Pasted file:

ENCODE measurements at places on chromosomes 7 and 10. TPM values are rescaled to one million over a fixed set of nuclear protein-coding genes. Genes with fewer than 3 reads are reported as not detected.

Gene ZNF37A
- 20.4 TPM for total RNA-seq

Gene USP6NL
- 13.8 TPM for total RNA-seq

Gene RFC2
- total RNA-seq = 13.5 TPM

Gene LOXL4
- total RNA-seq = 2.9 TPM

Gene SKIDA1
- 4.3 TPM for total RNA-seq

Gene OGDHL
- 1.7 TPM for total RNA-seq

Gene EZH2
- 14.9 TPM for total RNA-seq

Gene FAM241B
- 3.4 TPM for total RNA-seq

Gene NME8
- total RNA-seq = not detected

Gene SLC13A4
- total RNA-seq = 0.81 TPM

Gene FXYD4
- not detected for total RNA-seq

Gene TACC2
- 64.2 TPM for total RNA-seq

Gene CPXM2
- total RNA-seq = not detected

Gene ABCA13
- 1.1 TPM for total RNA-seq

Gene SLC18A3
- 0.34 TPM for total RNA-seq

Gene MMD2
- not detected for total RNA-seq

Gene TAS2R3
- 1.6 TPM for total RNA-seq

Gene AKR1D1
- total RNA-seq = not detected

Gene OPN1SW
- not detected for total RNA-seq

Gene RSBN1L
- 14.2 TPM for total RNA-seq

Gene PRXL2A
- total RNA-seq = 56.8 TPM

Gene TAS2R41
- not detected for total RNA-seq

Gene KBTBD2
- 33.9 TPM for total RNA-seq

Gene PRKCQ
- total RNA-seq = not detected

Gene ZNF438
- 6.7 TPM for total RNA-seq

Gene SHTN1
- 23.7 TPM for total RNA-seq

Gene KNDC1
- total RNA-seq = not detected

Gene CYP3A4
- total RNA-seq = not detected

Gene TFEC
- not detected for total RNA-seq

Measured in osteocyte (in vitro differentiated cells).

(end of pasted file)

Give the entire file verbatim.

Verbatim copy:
ENCODE measurements at places on chromosomes 7 and 10. TPM values are rescaled to one million over a fixed set of nuclear protein-coding genes. Genes with fewer than 3 reads are reported as not detected.

Gene ZNF37A
- 20.4 TPM for total RNA-seq

Gene USP6NL
- 13.8 TPM for total RNA-seq

Gene RFC2
- total RNA-seq = 13.5 TPM

Gene LOXL4
- total RNA-seq = 2.9 TPM

Gene SKIDA1
- 4.3 TPM for total RNA-seq

Gene OGDHL
- 1.7 TPM for total RNA-seq

Gene EZH2
- 14.9 TPM for total RNA-seq

Gene FAM241B
- 3.4 TPM for total RNA-seq

Gene NME8
- total RNA-seq = not detected

Gene SLC13A4
- total RNA-seq = 0.81 TPM

Gene FXYD4
- not detected for total RNA-seq

Gene TACC2
- 64.2 TPM for total RNA-seq

Gene CPXM2
- total RNA-seq = not detected

Gene ABCA13
- 1.1 TPM for total RNA-seq

Gene SLC18A3
- 0.34 TPM for total RNA-seq

Gene MMD2
- not detected for total RNA-seq

Gene TAS2R3
- 1.6 TPM for total RNA-seq

Gene AKR1D1
- total RNA-seq = not detected

Gene OPN1SW
- not detected for total RNA-seq

Gene RSBN1L
- 14.2 TPM for total RNA-seq

Gene PRXL2A
- total RNA-seq = 56.8 TPM

Gene TAS2R41
- not detected for total RNA-seq

Gene KBTBD2
- 33.9 TPM for total RNA-seq

Gene PRKCQ
- total RNA-seq = not detected

Gene ZNF438
- 6.7 TPM for total RNA-seq

Gene SHTN1
- 23.7 TPM for total RNA-seq

Gene KNDC1
- total RNA-seq = not detected

Gene CYP3A4
- total RNA-seq = not detected

Gene TFEC
- not detected for total RNA-seq

Measured in osteocyte (in vitro differentiated cells).